WATCH: Joe Rogan Responds to Spotify ‘Content Advisories,’ Vows to Balance Opposing Viewpoints

Joe Rogan
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“Many of the things that we thought of as ‘misinformation’ just a short while ago are now accepted as fact,” Joe Rogan said on a Sunday message posted on Facebook.

Rogan’s remarks come amid an ongoing censorship campaign launched by other artists on the Spotify platform, who feel that Rogan’s podcast spreads misinformation about the coronavirus. Spotify is a Sweden-based audio-streaming service that hosts the Joe Rogan Experience.

Rogan identified his recent interviews with Drs. Robert Malone and Peter McCullough — with both discussions focusing on the COVID-19 and related policies and standards of care — as primary targets of the censorship campaign being waged against him.

My thoughts on the latest controversy with @spotify

Posted by Joe Rogan on Sunday, January 30, 2022

Rogan explained:

I think there’s a lot of people that have a distorted perception of what I do, maybe based on sound bites or based on headlines of articles that are disparaging. The podcast has been accused of spreading ‘dangerous misinformation,’ specifically about two episodes — a little bit about some other ones — but specifically about two. One with Dr. Peter McCullough and one with Dr. Robert Malone.

Dr. Peter McCullough is a cardiologist, and he is the most published physician in his field in history. Dr. Robert Malone owns nine patents on the creation of mRNA vaccine technology, and is at least partially responsible for the creation of the technology that led to mRNA vaccines.

Both these people are very highly credentialed, very intelligent, very accomplished people, and they have an opinion that is different from the mainstream narrative. I wanted to hear what their opinion is. I had them on, and because of that — those episodes in particular — those episodes were labeled as being ‘dangerous,’ they had “dangerous misinformation” in them. 

Rogan continued:

The problem I have with the term ‘misinformation,’ especially today, is that many of the things that we thought of as ‘misinformation’ just a short while ago are now accepted as fact. Like, for instance, eight months ago, if you said, ‘If you get vaccinated, you can still catch COVID and you could still spread COVID,’ you’d be removed from social media. They would ban you from certain platforms. Now, that’s accepted as fact.

If you said, ‘I don’t think cloth masks work,’ you would be banned from social media. Now, that’s openly and repeatedly stated on CNN. If you said, ‘I think it’s possible that COVID-19 came from a lab,’ you’d be banned from many social media platforms. Now, that’s on the cover of Newsweek.

All of those theories that at one point in time were banned, were openly discussed by those two men that I had on my podcast, that have been accused of [spreading] ‘dangerous misinformation.’

Spotify Co-Founder Daniel Ek responded to the censorship campaign on Sunday via statement. He said Spotify would add a “content advisory” to all hosted content involving “discussion about COVID-19” that would direct users to a “COVID-19 Hub” including “links to trusted sources:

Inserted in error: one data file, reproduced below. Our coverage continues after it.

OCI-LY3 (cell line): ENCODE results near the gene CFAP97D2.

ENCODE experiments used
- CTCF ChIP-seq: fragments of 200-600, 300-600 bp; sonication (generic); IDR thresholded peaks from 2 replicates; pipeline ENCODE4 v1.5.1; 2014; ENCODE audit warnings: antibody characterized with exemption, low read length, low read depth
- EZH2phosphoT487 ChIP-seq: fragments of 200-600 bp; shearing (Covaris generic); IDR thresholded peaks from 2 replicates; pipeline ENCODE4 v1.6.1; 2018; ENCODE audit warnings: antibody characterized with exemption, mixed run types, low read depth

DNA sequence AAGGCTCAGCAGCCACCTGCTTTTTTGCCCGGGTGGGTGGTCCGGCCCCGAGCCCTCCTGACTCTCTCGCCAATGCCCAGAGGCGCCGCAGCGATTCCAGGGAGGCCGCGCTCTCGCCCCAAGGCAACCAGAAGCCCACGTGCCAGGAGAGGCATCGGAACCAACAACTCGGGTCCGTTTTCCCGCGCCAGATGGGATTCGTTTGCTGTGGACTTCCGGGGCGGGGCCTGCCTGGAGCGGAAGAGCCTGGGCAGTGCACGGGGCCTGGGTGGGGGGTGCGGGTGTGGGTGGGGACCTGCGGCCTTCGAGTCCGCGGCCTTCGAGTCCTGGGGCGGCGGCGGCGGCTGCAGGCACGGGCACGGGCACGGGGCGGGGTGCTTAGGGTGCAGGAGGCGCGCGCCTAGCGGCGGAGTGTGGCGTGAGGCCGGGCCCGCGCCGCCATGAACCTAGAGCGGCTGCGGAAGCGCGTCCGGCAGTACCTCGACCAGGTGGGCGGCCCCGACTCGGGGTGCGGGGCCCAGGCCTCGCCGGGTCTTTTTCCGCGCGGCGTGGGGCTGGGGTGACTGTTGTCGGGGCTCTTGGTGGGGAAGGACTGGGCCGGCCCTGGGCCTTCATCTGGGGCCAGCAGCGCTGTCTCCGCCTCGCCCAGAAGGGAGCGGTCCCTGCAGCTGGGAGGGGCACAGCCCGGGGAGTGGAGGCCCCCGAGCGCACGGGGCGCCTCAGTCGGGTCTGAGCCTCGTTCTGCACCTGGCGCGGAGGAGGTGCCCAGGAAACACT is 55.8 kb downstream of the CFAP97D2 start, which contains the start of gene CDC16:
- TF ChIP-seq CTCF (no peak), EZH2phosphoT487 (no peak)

We are working to add a content advisory to any podcast episode that includes a discussion about COVID-19. This advisory will direct listeners to our dedicated COVID-19 Hub, a resource that provides easy access to data-driven facts, up-to-date information as shared by scientists, physicians, academics and public health authorities around the world, as well as links to trusted sources. This new effort to combat misinformation will roll out to countries around the world in the coming days. To our knowledge, this content advisory is the first of its kind by a major podcast platform.

Rogan stated a promise to add more “balance” to “controversial viewpoints.” He remarked:

My pledge to you is that I will do my best to try to balance out these more controversial viewpoints with other people’s perspectives so we can maybe find a better point of view.

I don’t want to just show the the contrary opinion to what the narrative is. I want to show all kinds of opinions so that we can all figure out what’s going on, and not just about COVID,  about everything, about health, about fitness, wellness, the state of the world itself.

It’s a strange responsibility to have this many viewers and listeners. It’s very strange, and it’s nothing that I prepared for, and it’s nothing that I ever anticipated. I am going to do my best in the future to balance things out. I’m going to do my best, but my point of doing this is always just to create interesting conversations and ones that I hope people enjoy.

Rogan said he is a fan of Neil Young and Joni Mitchell, two Canadian singer-songwriters who withdrew their music from Spotify in protest of the streaming platform’s hosting of Joe Rogan’s podcast.

Neil Young performs on stage for his first time in Quebec City during 2018 Festival d'Ete on July 6, 2018.

Neil Young performs on stage for his first time in Quebec City during 2018 Festival d’Ete on July 6, 2018. (Photo by Alice Chiche / AFP) (Photo by ALICE CHICHE/AFP via Getty Images)

He stated, “I’m very sorry that [Neil Young and Joni Mitchell] feel that way. I most certainly don’t want that. I’m a Neil Young fan. I’ve always been a Neil Young fan.”


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